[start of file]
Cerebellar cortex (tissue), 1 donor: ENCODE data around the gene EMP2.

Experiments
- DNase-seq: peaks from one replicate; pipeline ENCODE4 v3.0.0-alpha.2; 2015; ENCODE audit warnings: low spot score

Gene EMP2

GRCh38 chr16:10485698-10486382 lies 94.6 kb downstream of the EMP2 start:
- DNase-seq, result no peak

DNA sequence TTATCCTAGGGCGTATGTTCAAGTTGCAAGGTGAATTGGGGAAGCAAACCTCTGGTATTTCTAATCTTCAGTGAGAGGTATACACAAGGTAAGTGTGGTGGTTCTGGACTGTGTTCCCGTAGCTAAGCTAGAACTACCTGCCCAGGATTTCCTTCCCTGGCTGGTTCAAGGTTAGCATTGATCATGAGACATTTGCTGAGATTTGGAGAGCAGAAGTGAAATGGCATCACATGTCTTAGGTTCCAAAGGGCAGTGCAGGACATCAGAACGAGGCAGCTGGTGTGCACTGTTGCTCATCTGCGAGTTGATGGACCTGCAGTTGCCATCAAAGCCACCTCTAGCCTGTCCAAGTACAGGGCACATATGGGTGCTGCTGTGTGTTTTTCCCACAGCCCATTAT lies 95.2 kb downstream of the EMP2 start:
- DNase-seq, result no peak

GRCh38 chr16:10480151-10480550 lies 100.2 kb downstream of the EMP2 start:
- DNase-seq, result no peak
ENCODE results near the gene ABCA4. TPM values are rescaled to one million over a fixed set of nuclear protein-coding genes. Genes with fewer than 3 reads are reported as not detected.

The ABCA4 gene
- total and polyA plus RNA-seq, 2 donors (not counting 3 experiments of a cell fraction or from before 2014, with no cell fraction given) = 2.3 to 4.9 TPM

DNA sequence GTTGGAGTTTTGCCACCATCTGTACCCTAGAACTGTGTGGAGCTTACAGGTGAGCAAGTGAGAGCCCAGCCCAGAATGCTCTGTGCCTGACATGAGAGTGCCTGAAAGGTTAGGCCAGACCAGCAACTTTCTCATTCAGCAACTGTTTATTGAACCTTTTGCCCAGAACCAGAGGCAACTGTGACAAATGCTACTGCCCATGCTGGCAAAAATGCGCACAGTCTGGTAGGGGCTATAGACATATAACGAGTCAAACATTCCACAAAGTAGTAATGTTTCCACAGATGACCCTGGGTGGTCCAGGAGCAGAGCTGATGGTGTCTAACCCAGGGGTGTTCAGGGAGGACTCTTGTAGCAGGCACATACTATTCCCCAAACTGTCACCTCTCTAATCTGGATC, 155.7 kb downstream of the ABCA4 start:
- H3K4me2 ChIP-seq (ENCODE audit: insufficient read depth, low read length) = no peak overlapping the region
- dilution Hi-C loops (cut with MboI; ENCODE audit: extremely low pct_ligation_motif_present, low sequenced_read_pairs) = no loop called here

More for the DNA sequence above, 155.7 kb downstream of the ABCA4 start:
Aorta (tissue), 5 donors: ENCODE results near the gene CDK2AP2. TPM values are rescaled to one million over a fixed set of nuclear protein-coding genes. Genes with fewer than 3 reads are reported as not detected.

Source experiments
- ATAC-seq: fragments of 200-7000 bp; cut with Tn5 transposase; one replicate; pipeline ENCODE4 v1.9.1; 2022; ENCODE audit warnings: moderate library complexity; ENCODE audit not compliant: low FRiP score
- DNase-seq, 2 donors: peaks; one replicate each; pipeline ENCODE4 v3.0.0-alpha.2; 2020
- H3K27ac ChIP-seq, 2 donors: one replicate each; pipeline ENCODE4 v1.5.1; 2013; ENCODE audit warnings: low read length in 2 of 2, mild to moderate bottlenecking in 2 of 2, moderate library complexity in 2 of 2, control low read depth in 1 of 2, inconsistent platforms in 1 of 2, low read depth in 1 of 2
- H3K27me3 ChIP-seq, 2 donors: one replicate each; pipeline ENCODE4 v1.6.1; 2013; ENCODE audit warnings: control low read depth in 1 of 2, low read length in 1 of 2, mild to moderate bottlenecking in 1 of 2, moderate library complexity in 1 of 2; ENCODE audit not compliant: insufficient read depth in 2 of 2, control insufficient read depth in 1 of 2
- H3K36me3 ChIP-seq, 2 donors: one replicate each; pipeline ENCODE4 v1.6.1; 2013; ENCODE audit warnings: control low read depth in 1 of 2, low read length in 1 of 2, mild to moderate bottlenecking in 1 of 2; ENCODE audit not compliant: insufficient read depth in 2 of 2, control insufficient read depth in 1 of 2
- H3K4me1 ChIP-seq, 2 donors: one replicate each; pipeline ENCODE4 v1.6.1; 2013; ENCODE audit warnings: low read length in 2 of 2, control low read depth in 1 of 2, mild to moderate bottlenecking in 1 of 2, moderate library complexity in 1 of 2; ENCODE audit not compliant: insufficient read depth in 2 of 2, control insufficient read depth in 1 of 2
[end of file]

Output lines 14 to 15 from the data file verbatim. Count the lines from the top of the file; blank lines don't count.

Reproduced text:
DNA sequence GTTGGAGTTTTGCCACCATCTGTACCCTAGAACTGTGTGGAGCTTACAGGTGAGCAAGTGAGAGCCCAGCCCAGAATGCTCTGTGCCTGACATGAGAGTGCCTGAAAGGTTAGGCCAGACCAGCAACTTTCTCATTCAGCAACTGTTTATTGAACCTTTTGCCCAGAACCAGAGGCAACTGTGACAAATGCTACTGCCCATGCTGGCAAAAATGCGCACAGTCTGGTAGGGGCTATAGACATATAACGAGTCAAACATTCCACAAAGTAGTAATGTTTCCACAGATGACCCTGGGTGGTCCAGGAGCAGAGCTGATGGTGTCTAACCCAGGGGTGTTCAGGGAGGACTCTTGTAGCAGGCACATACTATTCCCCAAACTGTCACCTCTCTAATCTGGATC, 155.7 kb downstream of the ABCA4 start:
- H3K4me2 ChIP-seq (ENCODE audit: insufficient read depth, low read length) = no peak overlapping the region